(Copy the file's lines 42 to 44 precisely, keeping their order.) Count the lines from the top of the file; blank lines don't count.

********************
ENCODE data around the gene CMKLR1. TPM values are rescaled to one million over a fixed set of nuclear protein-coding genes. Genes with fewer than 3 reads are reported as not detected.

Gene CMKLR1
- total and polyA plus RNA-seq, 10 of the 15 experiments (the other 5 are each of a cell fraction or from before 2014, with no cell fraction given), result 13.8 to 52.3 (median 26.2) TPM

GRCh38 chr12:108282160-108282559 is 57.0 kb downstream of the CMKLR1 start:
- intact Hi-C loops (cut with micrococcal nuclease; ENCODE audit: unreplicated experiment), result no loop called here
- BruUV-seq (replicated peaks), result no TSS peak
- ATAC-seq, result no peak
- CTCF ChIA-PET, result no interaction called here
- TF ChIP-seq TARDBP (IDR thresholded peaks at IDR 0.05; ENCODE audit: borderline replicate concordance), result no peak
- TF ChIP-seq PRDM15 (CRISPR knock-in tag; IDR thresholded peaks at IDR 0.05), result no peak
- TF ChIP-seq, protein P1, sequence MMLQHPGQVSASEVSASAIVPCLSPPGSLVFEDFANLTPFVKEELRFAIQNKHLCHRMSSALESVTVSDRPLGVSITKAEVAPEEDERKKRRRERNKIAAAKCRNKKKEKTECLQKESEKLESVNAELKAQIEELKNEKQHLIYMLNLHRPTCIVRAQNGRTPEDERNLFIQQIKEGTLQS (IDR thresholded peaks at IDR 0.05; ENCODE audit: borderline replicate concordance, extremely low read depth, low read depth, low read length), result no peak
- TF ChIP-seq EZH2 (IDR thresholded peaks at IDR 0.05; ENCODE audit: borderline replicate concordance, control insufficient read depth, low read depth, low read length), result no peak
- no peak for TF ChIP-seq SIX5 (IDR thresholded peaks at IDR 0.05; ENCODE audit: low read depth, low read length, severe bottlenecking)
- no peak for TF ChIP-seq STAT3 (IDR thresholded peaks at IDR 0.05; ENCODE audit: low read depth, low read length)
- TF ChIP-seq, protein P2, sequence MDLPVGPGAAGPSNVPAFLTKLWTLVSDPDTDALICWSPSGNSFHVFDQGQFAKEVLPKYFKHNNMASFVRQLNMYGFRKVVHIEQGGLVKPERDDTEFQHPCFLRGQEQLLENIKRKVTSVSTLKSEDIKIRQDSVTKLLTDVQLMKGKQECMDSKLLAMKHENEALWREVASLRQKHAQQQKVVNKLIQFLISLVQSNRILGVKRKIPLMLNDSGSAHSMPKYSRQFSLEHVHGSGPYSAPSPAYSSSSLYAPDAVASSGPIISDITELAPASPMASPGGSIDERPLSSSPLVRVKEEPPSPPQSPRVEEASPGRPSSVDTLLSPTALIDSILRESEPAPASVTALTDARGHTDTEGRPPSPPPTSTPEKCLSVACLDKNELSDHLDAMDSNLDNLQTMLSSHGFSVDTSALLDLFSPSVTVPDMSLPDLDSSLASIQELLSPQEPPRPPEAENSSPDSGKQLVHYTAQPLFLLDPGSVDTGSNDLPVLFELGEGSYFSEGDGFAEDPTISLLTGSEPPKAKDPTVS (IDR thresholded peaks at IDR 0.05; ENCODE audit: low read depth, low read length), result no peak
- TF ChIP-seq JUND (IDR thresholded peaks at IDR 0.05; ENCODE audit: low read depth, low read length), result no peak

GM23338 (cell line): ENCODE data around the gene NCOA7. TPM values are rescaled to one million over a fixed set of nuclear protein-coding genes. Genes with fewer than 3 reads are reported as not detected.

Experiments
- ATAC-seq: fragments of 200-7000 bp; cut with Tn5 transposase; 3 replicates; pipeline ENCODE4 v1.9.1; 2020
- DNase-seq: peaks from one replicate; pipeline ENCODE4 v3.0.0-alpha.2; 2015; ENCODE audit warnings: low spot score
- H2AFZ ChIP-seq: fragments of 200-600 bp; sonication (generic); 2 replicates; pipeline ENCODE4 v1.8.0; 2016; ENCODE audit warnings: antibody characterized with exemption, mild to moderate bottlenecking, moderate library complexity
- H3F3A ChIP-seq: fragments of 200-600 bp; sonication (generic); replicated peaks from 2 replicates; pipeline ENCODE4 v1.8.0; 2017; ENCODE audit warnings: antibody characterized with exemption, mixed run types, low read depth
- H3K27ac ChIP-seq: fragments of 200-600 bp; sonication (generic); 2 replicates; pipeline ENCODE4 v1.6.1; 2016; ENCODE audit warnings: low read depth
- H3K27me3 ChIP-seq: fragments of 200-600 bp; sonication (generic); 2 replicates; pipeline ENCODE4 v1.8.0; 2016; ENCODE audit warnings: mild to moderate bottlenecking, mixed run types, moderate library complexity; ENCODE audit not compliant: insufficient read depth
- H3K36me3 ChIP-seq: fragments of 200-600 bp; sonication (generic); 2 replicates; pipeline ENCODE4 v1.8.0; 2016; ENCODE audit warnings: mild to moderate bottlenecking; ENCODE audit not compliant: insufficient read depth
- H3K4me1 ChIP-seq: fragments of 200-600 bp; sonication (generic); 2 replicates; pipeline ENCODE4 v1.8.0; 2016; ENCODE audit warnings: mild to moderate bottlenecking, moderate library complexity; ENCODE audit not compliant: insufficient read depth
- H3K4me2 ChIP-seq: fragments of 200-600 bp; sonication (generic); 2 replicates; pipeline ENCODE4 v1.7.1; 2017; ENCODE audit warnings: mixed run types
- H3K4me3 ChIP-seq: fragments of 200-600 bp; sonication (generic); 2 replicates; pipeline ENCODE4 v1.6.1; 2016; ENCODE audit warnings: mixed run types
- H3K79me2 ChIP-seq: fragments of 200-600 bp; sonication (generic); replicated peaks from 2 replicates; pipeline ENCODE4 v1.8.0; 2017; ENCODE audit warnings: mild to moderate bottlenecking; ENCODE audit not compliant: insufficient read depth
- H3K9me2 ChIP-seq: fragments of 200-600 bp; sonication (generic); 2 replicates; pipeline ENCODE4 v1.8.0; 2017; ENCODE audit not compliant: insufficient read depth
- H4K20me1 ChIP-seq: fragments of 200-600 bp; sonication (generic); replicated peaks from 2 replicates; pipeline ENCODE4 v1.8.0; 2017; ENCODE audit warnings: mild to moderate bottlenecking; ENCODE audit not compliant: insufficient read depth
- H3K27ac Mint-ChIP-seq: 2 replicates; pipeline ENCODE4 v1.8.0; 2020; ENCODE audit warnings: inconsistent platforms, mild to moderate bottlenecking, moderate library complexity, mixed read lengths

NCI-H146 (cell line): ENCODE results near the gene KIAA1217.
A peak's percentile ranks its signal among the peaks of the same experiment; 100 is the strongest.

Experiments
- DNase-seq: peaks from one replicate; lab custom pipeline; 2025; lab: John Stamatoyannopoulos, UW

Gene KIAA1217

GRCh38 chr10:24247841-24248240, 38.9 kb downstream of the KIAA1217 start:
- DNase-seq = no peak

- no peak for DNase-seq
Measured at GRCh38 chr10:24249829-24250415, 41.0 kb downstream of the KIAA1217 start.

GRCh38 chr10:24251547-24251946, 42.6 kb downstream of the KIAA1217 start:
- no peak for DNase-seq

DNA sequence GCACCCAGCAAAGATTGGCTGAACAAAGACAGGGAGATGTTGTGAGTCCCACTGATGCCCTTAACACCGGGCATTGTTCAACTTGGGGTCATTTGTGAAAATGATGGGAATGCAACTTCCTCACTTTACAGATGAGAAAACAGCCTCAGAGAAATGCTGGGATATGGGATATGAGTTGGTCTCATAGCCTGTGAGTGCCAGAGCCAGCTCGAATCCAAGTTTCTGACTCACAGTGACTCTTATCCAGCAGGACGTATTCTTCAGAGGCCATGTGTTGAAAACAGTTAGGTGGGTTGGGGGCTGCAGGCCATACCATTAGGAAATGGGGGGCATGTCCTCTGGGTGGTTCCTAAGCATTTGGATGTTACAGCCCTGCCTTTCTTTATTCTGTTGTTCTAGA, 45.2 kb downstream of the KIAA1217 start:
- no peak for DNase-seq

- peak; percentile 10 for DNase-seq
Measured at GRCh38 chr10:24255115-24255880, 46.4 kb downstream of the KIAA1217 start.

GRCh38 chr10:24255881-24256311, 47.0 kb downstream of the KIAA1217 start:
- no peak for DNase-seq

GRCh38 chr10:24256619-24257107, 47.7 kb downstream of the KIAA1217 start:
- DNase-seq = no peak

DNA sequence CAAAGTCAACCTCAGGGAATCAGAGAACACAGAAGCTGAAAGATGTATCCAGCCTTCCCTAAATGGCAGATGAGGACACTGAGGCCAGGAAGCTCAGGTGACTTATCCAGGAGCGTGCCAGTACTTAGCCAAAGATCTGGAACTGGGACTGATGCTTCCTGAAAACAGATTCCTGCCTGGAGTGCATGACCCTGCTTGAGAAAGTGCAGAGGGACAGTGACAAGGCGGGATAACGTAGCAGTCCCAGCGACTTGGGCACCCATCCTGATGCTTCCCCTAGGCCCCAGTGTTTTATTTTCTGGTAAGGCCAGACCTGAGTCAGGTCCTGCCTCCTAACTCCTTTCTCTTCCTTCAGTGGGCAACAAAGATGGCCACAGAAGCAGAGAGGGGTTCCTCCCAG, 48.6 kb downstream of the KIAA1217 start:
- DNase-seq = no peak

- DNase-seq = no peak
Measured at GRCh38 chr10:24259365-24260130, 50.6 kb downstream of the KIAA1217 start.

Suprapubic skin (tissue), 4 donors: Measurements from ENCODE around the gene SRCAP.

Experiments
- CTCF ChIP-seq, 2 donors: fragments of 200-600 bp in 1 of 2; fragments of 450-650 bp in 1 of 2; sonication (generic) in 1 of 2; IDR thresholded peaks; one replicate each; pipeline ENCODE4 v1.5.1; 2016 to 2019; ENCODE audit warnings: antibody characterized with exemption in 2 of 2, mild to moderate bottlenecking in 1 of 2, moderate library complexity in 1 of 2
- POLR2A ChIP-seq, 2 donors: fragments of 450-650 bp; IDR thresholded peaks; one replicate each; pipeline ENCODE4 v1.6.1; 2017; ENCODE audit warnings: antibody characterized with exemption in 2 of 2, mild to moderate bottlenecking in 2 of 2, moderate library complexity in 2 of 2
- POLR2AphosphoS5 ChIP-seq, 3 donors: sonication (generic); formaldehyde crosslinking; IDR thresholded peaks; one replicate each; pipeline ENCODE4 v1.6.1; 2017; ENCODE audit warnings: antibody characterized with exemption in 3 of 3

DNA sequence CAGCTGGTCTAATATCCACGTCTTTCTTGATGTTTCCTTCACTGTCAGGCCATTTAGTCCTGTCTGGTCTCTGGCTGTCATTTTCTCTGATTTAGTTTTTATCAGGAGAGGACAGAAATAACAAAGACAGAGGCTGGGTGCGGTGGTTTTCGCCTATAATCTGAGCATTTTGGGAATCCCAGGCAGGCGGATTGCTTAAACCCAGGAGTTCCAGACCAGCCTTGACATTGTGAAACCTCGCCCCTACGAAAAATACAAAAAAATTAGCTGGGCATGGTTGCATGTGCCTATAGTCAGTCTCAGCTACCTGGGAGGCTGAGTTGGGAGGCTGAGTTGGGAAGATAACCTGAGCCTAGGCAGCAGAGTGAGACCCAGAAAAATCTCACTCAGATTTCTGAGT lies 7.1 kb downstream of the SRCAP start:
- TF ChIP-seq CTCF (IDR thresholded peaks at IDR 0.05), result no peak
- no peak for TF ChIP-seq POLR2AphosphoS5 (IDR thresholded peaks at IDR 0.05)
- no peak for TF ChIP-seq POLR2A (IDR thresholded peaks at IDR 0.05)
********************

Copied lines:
GRCh38 chr10:24251547-24251946, 42.6 kb downstream of the KIAA1217 start:
- no peak for DNase-seq

DNA sequence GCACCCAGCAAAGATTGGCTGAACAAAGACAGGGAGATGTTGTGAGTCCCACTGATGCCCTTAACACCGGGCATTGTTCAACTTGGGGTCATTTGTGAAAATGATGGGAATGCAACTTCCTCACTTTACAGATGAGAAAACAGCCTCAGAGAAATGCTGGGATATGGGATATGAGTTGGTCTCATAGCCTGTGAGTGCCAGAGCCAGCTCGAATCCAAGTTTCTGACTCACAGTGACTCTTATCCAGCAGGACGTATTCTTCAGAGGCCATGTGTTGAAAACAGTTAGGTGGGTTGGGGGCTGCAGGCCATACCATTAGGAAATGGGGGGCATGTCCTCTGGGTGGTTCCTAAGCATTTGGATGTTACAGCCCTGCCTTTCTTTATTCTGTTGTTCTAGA, 45.2 kb downstream of the KIAA1217 start: